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Still feeling a little burned out from the fall semester last month, I treated myself to a day off last month and wandered into a matinee of the Korean movie Broker. I didn’t really know what to expect but found myself unexpectedly moved. 

The film’s plot revolves around a pair of brokers, Sang-hyeon and Dong-soo, who take infants left in baby boxes (in their case at the church where one of them works) and sell them to wealthy couples looking to circumvent long waits for legal adoption. The baby boxes are supposed to be a safe way for people to anonymously drop off a baby and ensure it is cared for, but Sang-hyeon and Dong-soo have turned it into a money-making (and criminal) enterprise.

Usually they’re able to pull off their scheme without any issue. However, in this case, the baby’s mother, So-young, returns, wondering where her baby, Woo-sung, has ended up. Ultimately, she decides to tag along with Sang-hyeon and Dong-soo and help them select the potential parents for her infant son. I don’t want to spoil anything but So-young has also found herself on the wrong side of the law, and while the three are searching for parents to sell her baby to, they are also trying to avoid the authorities.

Along the way, they pick up Hae-jin, a young boy who lives at the same orphanage where Dong-soo grew up and who runs away to join them on what’s turning into an unlikely family road trip. They’re a group of misfits – criminals, runaways, orphans – none of them with any real family of their own. But over the course of the film they become an odd sort of family, thrown together by fate and by their terrible circumstances. Despite their flaws and the fact that they’re trying to sell a baby on the adoption black market, it’s hard not to root for them.

The scene that has most stuck with me came near the end of the film. They’re all together in a small hotel room, and the authorities are closing in. The group has been discussing how So-young rarely speaks to her son, and she finally relents. With the lights dimmed, she starts speaking. First to Hae-jin, Sang-hyeon, and Dong-soo – thank you for being born. Then to her baby, Woo-sung – thank you for being born. After she finishes, Hae-jin echoes the words back to her  – thank you for being born. All of their lives are a mess and we know at this point of the film that each of them is essentially alone in the world. But this scene offered a moment of connection and gratitude in the middle of it all.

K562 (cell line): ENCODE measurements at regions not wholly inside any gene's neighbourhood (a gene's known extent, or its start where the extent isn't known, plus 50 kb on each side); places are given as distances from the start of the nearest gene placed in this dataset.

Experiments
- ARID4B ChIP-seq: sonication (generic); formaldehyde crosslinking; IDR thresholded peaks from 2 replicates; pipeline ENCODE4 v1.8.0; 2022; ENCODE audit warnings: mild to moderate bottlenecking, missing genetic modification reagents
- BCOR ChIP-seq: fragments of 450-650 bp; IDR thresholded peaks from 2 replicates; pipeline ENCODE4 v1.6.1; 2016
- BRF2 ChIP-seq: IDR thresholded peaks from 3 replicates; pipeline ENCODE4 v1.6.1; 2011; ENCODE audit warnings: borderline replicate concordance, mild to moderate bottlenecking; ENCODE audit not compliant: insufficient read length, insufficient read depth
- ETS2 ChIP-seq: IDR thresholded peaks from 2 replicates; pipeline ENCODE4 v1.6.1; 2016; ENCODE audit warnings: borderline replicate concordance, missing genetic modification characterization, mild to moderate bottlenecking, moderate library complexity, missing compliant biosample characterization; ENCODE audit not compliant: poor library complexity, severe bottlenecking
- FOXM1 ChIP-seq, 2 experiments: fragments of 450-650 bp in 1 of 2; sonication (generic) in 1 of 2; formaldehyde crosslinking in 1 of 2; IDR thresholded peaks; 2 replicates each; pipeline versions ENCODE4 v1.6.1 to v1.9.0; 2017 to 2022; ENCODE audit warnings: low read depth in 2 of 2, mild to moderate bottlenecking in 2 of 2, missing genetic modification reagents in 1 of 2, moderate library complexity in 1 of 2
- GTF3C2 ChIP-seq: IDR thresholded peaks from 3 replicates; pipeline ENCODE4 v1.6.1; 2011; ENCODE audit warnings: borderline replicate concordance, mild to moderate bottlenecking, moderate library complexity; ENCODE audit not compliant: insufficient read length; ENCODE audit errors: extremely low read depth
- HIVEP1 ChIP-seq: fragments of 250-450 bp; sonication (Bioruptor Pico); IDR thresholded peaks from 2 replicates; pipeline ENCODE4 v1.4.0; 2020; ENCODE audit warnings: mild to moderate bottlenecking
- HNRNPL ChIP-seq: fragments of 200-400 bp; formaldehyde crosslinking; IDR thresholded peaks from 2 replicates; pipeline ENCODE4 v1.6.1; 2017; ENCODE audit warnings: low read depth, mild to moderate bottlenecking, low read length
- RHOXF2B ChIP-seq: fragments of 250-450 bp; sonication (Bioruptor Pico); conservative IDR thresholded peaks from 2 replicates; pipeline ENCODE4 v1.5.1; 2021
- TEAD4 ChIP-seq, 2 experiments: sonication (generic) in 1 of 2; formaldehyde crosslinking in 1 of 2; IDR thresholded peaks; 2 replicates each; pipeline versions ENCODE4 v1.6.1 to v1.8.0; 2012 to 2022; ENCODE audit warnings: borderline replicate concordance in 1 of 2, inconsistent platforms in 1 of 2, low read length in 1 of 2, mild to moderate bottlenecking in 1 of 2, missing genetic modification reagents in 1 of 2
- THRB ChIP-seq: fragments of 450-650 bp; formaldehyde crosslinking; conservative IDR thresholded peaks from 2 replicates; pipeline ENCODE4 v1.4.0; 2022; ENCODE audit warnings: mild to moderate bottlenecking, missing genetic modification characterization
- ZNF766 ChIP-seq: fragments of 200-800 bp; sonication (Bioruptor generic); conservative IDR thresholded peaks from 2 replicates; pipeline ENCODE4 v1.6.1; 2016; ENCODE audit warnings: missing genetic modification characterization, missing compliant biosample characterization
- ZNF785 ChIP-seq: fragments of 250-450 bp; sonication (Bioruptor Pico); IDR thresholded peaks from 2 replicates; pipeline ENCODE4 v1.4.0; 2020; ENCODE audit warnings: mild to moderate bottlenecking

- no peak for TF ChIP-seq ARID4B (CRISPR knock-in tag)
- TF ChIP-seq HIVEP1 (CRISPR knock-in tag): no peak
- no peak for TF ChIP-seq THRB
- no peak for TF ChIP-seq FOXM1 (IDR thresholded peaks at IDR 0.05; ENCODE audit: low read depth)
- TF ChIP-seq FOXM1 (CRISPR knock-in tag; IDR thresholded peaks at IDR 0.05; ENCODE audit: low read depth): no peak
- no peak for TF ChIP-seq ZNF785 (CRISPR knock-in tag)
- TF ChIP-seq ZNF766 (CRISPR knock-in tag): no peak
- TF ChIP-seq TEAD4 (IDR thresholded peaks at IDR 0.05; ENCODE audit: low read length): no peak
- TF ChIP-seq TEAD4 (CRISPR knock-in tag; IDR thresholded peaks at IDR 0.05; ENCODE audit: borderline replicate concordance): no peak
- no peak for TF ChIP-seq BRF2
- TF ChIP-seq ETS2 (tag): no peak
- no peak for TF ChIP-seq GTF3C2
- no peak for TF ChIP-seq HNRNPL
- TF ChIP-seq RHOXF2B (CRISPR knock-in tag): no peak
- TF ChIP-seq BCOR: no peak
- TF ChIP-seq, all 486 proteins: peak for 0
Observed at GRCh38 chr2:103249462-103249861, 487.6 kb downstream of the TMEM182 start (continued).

It’s not necessarily a happy story with a happy ending but I loved how the film highlighted the importance of chosen family and making connections even in the midst of the mess of life. Though no one else seems to care for these characters and though each of them has some pretty major flaws, they are able to recognize the dignity in each other and the love and connection they each longed for. And the film, in turn, pushes us to do the same — to be empathetic first with these complicated characters but also with each other and with ourselves.

Allison Vander Broek

Allison Vander Broek is a historian of American religion and politics. She earned her doctorate in history from Boston College, Her research explored the origins of the right-to-life movement in the 1960s and its rise to national prominence in subsequent years. Though she swore she'd move back to the Midwest after grad school, Allison still resides in the Boston metro area and now works in academic advising at Tufts University.

One Comment

  • Rodney Havrman says:

    Found family is a powerful narrative.
    You could say it’s the story of the church. A rag tag mix of misfits and sinners all drawn together by a loving, gracious man who shows us what we’re worth. All we need to do is believe it, and we have our family, not an easy family, but a community of misfits and sinners nonetheless.

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